HERA-B detector components

The HERA-B Detector


Disclaimer:

This is a prepreliminary version. All information has to be checked. Especially the ownerships are not assumed to be complete.

Components:

TARGET:   (Target homepage)   (Pictures of the target setup)   (NIM A446, 190 (2000)) (NIM A456, 206 (2001))

The target assembly consists of two wire stations separated by 4 cm along the beam line, each containing 4 target wires of different materials. A servo system automatically steers the target wires during a run in order to maintain a constant interaction rate.

Vertex Detector:   (VDS homepage)   (Pictures of the VDS)   (NIM A501, 39 (2003))   (NIM A511, 24 (2003))   (NIM A439, 442 (2000))

The Vertex Detector System (VDS) is realized by a system of 20 Roman pots containing seven planar stations (4 stereo views) of double-sided silicon micro-strip detectors (50 mm * 70 mm, 50 mu pitch) that are operated in a vacuum vessel at 10 to 15 mm distance from the proton beam. An additional station is mounted immediately behind the 3 mm thick Al window of the vacuum vessel.

Inner Tracker:   (ITR homepage)   (Pictures of the ITR)   (NIM A446, 324 (2000))   (NIM A392, 105 (1997))

The HERA-B Inner Tracker system, which is built by groups from the universities of Heidelberg, Siegen and Zuerich, consists of 184 detectors. The detectors are composed of Microstrip Gas Chambers (MSGC) with a pre-amplifying device in the gas volume, the Gas Electron Multiplier (GEM). The system includes 140k analog and 10k trigger channels.

Outer Tracker:   (OTR homepage)   (Pictures of the OTR)   (NIM A446, 317 (2000))   (NIM A515, 155 (2003))

The Outer Tracker (OTR) of HERA-B serves charged particle detection from the outer acceptance limit of the experiment down to a distance of 20 cm from the HERA proton beam. At positions between 2 and 13 m from the HERA-B target 13 planar drift chambers of increasing size are placed perpendicular to the beam. Each chamber contains several layers which measure different stereo views and are composed of honeycomb drift tube modules with cell diameters of 5 and 10 mm. The electronic readout system provides drift time information from 115000 channels. Other essential support systems supply HV and gas to the detector.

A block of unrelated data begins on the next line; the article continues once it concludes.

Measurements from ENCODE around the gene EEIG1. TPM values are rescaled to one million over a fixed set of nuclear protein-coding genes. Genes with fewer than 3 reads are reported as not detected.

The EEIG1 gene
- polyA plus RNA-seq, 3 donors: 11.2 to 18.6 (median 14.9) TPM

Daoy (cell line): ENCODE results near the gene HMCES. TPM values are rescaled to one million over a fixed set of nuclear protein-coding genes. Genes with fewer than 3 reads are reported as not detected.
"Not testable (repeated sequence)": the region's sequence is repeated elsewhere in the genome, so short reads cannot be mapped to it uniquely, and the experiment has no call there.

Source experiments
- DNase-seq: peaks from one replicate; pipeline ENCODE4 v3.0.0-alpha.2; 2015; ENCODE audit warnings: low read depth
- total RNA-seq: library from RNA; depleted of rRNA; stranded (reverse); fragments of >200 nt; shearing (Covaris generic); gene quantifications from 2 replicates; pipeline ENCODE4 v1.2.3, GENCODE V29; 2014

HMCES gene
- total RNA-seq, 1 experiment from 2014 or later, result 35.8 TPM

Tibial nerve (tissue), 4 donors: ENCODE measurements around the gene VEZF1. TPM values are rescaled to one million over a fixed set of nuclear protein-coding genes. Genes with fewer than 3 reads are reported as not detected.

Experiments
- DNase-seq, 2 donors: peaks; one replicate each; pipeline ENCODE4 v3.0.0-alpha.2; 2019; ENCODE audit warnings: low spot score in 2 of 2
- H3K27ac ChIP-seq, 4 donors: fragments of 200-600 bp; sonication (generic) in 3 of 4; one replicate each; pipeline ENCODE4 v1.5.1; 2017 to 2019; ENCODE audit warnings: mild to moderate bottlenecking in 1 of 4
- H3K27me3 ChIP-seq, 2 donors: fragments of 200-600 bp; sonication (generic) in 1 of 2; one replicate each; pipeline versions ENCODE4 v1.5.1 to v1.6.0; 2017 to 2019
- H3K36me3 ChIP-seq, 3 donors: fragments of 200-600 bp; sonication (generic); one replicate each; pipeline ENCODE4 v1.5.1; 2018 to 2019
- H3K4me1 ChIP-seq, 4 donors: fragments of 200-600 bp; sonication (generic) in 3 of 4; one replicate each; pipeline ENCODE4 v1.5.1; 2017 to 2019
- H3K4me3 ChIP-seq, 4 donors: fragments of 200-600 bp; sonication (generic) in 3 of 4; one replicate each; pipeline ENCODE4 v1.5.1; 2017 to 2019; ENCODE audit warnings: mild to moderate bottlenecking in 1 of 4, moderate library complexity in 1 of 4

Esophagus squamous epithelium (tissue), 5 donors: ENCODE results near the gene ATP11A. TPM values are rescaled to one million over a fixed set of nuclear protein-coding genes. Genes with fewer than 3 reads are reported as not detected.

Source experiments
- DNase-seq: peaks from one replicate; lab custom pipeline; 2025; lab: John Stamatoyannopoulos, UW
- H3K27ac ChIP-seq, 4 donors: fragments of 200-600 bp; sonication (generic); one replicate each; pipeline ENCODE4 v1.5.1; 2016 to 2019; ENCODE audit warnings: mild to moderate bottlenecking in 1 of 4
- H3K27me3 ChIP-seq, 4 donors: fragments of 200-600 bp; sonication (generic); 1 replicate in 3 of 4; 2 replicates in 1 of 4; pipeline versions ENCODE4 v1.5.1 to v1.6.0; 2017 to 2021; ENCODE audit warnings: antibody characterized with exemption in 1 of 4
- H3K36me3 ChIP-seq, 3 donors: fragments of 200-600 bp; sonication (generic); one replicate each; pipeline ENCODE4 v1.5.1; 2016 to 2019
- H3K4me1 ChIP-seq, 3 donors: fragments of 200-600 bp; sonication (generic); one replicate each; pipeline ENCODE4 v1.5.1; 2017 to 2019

High pt chambers:   (High pt homepage)

The pretrigger logic reads in signals from 18000 pads distributed among three chamber stations. Each station is divided into two regions: a small inner region nearest the beam which is covered by gas pixel chambers being developed at Institut of Theoretical and Experimental Physics (ITEP, Moscow), and a large outer region surrounding the inner region, which is covered by straw tube chambers with pad readout being developed at University of Cincinnati.


Ring Imaging Cherenkov Counter:   (RICH homepage)   (Pictures of the RICH)
  (NIM A446, 299 (2000))   (NIM A453, 289 (2000))   (NIM A516, 445 (2004))

The HERA-B RICH uses C4F10 as radiator gas and a large 24 m2 spherical mirror for imaging. The photon detector employs 2240 Hamamatsu multi-anode photomultipliers with a total of 27000 channels. To match anode dimension (4.5 mm) and dispersion error and to solve the PMT packing problem we used a 2 : 1 reducing two-lens telescope in front of each PMT. The design performance of the RICH was fully reached: the average number of photons for a =1 particle detected in the RICH was found to be 35.4; a single-photon resolution of 0.65 mrad was reached. We used stand-alone ring finding algorithms to measure the angle and of tracks. With the position information of the target and that of clusters in the electromagnetic calorimeter we were able to identify electrons, pions, kaons and protons.

Transition Radiation Detector:   (TRD homepage)
  (NIM A408, 289 (1998))

The Transition Radiation Detector (TRD) is a part of the Electron Identification System of the HERA-B experiment. The TRD is based on a fine-grain structure of polypropylene fibre radiator with Kapton straw proportional detectors.

Electromagnetic Calorimeter:   (ECAL homepage)   (Pictures of the ECAL)
  (NIM A446, 246 (2000))   (NIM A461, 332 (2001))

The ECAL is based on "shashlik" sampling calorimeter technology, consisting of scintillator layers sandwiched between metal absorbers. It is built as a matrix of 5956 "shashlik" calorimeter cells. The cells are squares having different side sizes in order to match the granularity requirements. This leads to identify three different regions: Inner, Middle and Outer. In the radially innermost section, W is used as absorber and Pb everywhere else.

Muon System:   (Muon homepage)   (Pictures of the Muon layer 1)   (Pictures of the Muon layers 2-4)
  (IEEE Trans. on Nucl Sci.46, 126 (1999))   (NIM A461, 104 (2001))

The Muon system is segmented into four superlayers interleaved with iron-loaded concrete and steel shielding after the third and fourth superlayers. The first two superlayers have three layers of tube chambers with 0deg and ±20deg stereo angles. The last two superlayers consist of one 0deg layer with pad chambers. Each of the superlayers is equipped with pixel chambers in the central region. Coincidences between pad or pixel signals in the last two superlayer are used for the pre-trigger. Signals from anode wires from all superlayers except the second provide information for the first level trigger hardware.


July-01-04 J. Spengler